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IN RECEPTATORES
siccariorum.

Those who harbour cut-throats

Latronum furumque manus tibi scaeva[1] per urbem,
It comes, & diris cincta cohors gladiis.
Atque ita te mentis generosum prodige censes,
Quod tua complureîs allicit olla malos.
En novus Actaeon qui postquam cornua sumpsit,
In praedam canibus se dedit ipse suis.[2]

An evil-minded band of ruffians and thieves accompanies you about the city, a gang of supporters armed with lethal swords. And so, you wastrel, you consider yourself a fine lordly fellow because your cooking pot draws in crowds of scoundrels. - Here’s a fresh Actaeon - he, after he grew his horns, became the prey of his own hunting dogs.

Notes:

1.  Scaeva, ‘evil-minded’. The capital letter in later editions suggests that the Latin word could be taken as a proper name in the vocative case, i.e addressing one Scaeva.

2.  For the story of Actaeon turned into a stag and killed by his own hounds, see Ovid, Metamorphoses 3.138ff. Similarly, the hangers-on will destroy the one who has fed them.


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DOCTOS DOCTIS OBLOQUI
nefas esse.

It is wicked for scholars to wrangle with other scholars

Emblema 178.

Quid rapis heu Progne vocalem saeva cicadam,
Pignoribusque tuis fercula dira paras?[1]
Stridula stridentem, vernam verna, hospita laedis
Hospitam, & aligeram penniger ales avem?
Ergo abiice hanc praedam: nam musica pectora summum est
Alterum ab alterius dente perire nefas.

Alas, Procne, why, cruel bird, do you sieze on the melodious cicada and prepare a dreadful banquet for your young? A whistler yourself, you harm the shrill singer; a summer visitor, you hurt another fine-weather caller; a guest, you harm a guest; a feathered bird, you hurt another winged creature. So let this prize go. It is the greatest sin for hearts devoted to the Muses to perish by one another’s tooth.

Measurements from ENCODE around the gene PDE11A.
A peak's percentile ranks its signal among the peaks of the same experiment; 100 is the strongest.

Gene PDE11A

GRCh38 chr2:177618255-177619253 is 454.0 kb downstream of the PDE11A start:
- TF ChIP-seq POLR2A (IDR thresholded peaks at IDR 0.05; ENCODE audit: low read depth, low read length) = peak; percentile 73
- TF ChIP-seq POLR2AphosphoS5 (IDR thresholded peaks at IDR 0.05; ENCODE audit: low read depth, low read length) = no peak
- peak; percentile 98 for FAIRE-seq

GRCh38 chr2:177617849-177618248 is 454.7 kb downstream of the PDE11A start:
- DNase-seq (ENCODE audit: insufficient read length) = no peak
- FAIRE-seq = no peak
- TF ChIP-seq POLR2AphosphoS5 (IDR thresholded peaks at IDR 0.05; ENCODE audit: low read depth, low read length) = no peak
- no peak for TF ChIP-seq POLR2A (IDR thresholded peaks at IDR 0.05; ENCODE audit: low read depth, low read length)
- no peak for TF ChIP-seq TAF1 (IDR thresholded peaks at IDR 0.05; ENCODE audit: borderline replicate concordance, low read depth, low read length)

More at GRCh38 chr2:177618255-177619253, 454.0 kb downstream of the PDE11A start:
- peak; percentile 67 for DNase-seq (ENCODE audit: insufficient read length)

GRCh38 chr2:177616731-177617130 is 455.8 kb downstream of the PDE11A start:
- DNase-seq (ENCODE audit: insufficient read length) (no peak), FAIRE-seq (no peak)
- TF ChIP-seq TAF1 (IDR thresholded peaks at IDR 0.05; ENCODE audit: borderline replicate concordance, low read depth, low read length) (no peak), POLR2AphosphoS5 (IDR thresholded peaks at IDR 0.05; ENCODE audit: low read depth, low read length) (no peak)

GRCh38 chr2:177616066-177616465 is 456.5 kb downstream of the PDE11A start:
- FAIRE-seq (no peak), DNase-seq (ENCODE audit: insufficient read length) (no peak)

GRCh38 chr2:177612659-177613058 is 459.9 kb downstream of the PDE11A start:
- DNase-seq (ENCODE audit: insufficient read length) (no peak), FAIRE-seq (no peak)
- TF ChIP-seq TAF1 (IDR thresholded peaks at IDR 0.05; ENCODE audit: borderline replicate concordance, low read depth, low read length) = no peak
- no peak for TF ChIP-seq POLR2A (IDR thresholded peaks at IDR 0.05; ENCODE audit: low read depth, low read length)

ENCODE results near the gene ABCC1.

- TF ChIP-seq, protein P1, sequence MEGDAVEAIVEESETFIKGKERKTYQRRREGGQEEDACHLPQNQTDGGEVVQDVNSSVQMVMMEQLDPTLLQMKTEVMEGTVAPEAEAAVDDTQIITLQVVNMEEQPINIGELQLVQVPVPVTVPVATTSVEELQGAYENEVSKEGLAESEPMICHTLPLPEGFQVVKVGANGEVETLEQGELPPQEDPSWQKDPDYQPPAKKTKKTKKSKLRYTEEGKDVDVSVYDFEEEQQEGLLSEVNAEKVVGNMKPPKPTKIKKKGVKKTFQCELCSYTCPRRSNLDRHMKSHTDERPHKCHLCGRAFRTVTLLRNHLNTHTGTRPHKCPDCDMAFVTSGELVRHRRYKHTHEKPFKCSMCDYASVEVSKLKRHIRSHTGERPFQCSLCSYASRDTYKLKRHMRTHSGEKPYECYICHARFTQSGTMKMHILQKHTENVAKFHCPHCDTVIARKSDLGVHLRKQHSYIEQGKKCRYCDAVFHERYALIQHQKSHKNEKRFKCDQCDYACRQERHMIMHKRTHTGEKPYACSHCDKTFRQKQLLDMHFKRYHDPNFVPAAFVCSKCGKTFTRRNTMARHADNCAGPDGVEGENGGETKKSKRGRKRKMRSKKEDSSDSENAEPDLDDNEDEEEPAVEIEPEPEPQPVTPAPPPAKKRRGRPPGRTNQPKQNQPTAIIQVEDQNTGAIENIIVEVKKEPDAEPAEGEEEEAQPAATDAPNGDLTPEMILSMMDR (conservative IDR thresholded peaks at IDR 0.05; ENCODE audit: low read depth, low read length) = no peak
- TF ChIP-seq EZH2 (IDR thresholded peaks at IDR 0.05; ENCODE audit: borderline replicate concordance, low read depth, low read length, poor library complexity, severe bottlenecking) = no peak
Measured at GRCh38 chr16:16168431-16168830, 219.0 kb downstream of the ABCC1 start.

Notes:

1.  The reference is to the legend of Procne’s metamorphosis into a swallow. See [A15a070] and [A15a192]. For swallows catching cicadas, see Aelian, De natura animalium 8.6.


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  • discussion, dialogue, dispute ~ scholar, philosopher [49C40] Search | Browse Iconclass
  • scholar or scientist with muse [49L(+101)] Search | Browse Iconclass
  • Similarity, Likeness [51B2] Search | Browse Iconclass
  • Eloquence; 'Eloquenza', 'Fermezza & Gravità dell'Oratione' (Ripa) [52D3] Search | Browse Iconclass
  • Disagreement, Discord; 'Discordia' (Ripa) (+ emblematical representation of concept) [54EE31(+4):51B3(+4)] Search | Browse Iconclass
  • Malevolence, Maliciousness; 'Malevolenza', 'Malignità', 'Malvagità' (Ripa) (+ emblematical representation of concept) [57AA7(+4)] Search | Browse Iconclass
  • (story of the) Muses; 'Muse' (Ripa) [92D4] Search | Browse Iconclass
  • Philomela, Procne and Tereus changed into nightingale, swallow, hoopoe (or hawk): Tereus seeks to kill Philomela and Procne for having slain his son; in their flight the two sisters are changed into a nightingale and a swallow; Tereus is changed into a ho [97DD23] Search | Browse Iconclass

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